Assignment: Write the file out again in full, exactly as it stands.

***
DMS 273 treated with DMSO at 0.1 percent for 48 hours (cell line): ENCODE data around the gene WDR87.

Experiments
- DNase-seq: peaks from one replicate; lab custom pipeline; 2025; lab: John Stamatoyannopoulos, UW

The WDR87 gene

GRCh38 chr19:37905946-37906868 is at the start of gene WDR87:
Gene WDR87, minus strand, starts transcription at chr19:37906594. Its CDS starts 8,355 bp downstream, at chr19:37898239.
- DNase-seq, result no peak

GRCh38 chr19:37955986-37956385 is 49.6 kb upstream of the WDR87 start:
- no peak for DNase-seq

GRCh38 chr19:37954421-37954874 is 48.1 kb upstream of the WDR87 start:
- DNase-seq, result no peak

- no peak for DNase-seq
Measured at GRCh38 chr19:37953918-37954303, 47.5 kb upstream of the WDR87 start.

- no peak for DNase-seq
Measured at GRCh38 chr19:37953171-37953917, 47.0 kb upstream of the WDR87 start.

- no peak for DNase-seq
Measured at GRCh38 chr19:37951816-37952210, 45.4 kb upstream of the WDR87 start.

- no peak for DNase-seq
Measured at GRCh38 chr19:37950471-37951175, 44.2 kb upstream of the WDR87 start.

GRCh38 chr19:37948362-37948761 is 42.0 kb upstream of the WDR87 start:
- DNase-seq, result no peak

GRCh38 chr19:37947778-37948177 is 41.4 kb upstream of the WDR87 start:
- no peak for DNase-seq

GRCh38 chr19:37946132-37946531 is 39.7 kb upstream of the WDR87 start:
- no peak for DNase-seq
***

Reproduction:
DMS 273 treated with DMSO at 0.1 percent for 48 hours (cell line): ENCODE data around the gene WDR87.

Experiments
- DNase-seq: peaks from one replicate; lab custom pipeline; 2025; lab: John Stamatoyannopoulos, UW

The WDR87 gene

GRCh38 chr19:37905946-37906868 is at the start of gene WDR87:
Gene WDR87, minus strand, starts transcription at chr19:37906594. Its CDS starts 8,355 bp downstream, at chr19:37898239.
- DNase-seq, result no peak

GRCh38 chr19:37955986-37956385 is 49.6 kb upstream of the WDR87 start:
- no peak for DNase-seq

GRCh38 chr19:37954421-37954874 is 48.1 kb upstream of the WDR87 start:
- DNase-seq, result no peak

- no peak for DNase-seq
Measured at GRCh38 chr19:37953918-37954303, 47.5 kb upstream of the WDR87 start.

- no peak for DNase-seq
Measured at GRCh38 chr19:37953171-37953917, 47.0 kb upstream of the WDR87 start.

- no peak for DNase-seq
Measured at GRCh38 chr19:37951816-37952210, 45.4 kb upstream of the WDR87 start.

- no peak for DNase-seq
Measured at GRCh38 chr19:37950471-37951175, 44.2 kb upstream of the WDR87 start.

GRCh38 chr19:37948362-37948761 is 42.0 kb upstream of the WDR87 start:
- DNase-seq, result no peak

GRCh38 chr19:37947778-37948177 is 41.4 kb upstream of the WDR87 start:
- no peak for DNase-seq

GRCh38 chr19:37946132-37946531 is 39.7 kb upstream of the WDR87 start:
- no peak for DNase-seq